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From AJR,   June 1993  issue

Getting It Wrong for 16 Years (At Least)   

The latest goofs on the J-school story fit an old pattern.


By Reese Cleghorn
Reese Cleghorn is former president of AJR and former dean of the College of Journalism of the University of Maryland.     

The popular mythology in our field knows no bounds. Here are examples both recent and hallowed.

The New Republic ran a rollicking story in April about journalism schools, with a tabloid-style cover that said: "J-SCHOOL ATE MY BRAIN." It said these "trade schools" offer thin gruel, but don't worry. Newspapers don't hire from them anyway. It bashed Columbia in particular. A number of journalists were quoted.

Never mind the facts, Ma'am.

A survey of editors in 1989 by the American Society of Newspaper Editors found that 80 percent or more of the young people taking newspaper jobs are journalism majors. An ASNE brochure says "this applies across the board for newspapers large and small." The figure is consistent with previous surveys by the Dow Jones Newspaper Fund.

And about the gruel: Three-fourths of a journalism major's undergraduate work in accredited schools must be outside journalism and communication. Within the major, between half and three-fourths of the work could be reasonably described as liberal arts.

Whether any part of this is good education depends upon the school and the university. (The ASNE survey showed that 43 percent of the editors make it a point to know whether the job applicant's journalism school is accredited; a simple thing, but not to be assumed.)

Flashback: In 1977 the Atlantic publishes a story by Ben Bagdikian that will remain imbedded in the brains of some journalists for at least 16 years to come. Although Bagdikian is careful with the facts, his editors are not.

"Woodstein U.," the story was called. The art showed Dustin Hoffman (Carl Bernstein) saying to Robert Redford (Bob Woodward): "Would you believe it! More than 60,000 kids studying journalism!" Redford replies: "Yeah. And they're all after our jobs."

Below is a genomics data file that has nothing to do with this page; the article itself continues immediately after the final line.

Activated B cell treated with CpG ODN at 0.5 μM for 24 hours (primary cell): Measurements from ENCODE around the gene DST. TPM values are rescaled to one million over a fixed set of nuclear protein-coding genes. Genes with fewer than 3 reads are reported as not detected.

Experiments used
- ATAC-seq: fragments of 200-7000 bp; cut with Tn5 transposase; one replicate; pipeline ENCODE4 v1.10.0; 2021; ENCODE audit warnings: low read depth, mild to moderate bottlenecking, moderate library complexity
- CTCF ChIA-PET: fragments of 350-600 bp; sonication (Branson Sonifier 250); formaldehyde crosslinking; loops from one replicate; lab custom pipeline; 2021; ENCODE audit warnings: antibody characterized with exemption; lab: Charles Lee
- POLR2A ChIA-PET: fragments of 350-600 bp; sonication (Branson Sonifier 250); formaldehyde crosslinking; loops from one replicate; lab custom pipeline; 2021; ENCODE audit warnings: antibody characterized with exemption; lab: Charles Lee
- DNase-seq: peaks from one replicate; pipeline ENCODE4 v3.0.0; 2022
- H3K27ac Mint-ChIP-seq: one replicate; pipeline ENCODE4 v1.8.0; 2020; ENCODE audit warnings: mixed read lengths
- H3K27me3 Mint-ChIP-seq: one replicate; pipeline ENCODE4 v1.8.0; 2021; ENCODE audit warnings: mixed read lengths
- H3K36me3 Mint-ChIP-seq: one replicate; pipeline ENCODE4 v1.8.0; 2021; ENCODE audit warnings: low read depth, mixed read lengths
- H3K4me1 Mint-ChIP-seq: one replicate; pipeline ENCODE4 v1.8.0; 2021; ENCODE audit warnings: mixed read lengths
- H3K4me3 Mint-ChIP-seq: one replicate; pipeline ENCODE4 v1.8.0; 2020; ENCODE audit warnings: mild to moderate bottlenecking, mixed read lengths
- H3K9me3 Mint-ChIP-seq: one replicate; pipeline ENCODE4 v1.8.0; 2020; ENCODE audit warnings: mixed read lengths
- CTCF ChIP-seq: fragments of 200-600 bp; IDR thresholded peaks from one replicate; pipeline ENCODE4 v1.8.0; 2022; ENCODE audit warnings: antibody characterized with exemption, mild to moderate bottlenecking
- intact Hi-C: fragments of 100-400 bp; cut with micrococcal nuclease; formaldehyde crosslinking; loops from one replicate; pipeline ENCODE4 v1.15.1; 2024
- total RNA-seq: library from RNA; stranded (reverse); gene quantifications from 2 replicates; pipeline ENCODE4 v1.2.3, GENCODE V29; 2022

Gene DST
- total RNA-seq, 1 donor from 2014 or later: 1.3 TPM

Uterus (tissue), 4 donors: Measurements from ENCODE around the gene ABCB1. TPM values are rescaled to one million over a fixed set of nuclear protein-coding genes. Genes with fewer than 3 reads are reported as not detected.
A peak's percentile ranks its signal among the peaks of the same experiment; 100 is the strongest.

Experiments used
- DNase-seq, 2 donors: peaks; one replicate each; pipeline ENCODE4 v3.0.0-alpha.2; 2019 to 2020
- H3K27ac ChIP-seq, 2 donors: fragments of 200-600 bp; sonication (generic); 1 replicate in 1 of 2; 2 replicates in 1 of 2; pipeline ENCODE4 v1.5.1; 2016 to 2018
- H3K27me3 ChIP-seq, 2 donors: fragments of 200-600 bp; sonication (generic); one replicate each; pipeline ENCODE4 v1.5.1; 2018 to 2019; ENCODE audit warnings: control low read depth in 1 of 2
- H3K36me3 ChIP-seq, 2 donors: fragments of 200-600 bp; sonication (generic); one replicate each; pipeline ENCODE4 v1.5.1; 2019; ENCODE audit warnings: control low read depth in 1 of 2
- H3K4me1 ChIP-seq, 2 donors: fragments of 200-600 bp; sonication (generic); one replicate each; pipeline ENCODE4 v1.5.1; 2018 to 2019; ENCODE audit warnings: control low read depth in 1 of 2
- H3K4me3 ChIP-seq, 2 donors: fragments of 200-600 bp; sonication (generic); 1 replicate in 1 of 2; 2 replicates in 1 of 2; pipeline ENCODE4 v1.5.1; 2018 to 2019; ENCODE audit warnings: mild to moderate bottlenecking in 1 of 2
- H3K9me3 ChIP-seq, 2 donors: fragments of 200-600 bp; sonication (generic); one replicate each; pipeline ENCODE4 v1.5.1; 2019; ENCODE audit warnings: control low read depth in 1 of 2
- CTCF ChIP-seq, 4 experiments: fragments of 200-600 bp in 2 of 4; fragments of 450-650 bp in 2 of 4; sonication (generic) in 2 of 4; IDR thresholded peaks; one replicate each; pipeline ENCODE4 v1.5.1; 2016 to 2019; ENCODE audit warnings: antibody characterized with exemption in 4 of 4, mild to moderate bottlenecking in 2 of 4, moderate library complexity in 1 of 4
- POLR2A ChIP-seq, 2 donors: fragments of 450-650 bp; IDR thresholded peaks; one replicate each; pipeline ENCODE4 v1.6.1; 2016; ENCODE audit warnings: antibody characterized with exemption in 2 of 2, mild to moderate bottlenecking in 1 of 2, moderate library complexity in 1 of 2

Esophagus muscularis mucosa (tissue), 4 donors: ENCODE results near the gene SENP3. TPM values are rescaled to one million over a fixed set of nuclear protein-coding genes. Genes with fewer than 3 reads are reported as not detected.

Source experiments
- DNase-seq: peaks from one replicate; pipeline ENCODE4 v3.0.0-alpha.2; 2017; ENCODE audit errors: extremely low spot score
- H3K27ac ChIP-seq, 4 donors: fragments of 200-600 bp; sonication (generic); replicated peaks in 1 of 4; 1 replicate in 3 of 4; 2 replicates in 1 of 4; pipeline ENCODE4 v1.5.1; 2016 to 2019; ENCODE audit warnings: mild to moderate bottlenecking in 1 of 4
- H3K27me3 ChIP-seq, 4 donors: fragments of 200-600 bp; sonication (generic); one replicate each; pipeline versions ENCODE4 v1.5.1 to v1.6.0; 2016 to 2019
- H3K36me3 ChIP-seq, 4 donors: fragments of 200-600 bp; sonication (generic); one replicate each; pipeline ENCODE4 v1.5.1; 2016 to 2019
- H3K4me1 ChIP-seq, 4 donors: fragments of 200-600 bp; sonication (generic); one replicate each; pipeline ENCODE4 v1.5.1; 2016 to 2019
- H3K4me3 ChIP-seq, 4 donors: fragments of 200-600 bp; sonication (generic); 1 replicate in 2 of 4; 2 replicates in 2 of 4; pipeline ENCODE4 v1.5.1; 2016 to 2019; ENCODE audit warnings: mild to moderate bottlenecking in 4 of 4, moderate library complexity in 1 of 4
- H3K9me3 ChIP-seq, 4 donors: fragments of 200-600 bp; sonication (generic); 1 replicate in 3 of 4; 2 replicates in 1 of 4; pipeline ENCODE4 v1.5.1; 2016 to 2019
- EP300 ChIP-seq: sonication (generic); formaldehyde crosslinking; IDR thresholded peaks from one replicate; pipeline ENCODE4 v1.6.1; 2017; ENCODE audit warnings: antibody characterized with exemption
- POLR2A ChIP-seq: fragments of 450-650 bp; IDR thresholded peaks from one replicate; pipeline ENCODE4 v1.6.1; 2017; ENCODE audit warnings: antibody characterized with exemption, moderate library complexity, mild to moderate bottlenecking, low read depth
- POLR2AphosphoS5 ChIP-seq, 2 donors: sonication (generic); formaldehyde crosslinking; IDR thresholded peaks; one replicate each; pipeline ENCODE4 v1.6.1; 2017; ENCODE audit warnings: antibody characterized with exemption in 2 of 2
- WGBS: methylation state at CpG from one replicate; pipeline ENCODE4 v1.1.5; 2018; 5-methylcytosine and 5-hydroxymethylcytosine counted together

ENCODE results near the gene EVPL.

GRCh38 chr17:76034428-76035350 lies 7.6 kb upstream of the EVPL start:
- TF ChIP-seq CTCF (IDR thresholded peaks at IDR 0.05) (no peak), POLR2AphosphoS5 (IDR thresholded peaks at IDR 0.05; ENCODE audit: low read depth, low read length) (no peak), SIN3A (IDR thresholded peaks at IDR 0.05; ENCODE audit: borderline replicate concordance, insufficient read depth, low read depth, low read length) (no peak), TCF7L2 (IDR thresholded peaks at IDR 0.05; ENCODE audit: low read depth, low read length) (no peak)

The liftout at the top said: "More than enough students are enrolled in journalism courses at this moment to replace every professional journalist now employed on an American newspaper."

In the article, Bagdikian referred not to enrollment "in journalism courses" but to students "in some kind of journalism major." By "some kind of journalism major" he meant various pursuits (advertising, e.g.) that are not directed toward newspaper reporting. He noted that the number of students had jumped from 11,000 in 1960 to 64,000 in 1977.

Bagdikian, an exceptional journalist who already had joined Berkeley's journalism faculty, wrote that the Woodstein model had proved "irresistible," as if this explained burgeoning enrollments in journalism programs.

In truth, most of these students were never seeking newspaper jobs, and certainly they were not trying to be the next Woodsteins. But a myth was born.

The main reasons for greater enrollments were: (1) Women were surging into this academic field for the first time, and (2) advertising, public relations and broadcasting enrollments were booming in these schools, a factor directly related to the young women's choices.

Within a year or two you will see some new takeout on J-schools. Whether or not it is by a journalism grad, you probably can bet that it will be badly reported and edited. Never mind the facts, Ma'am. l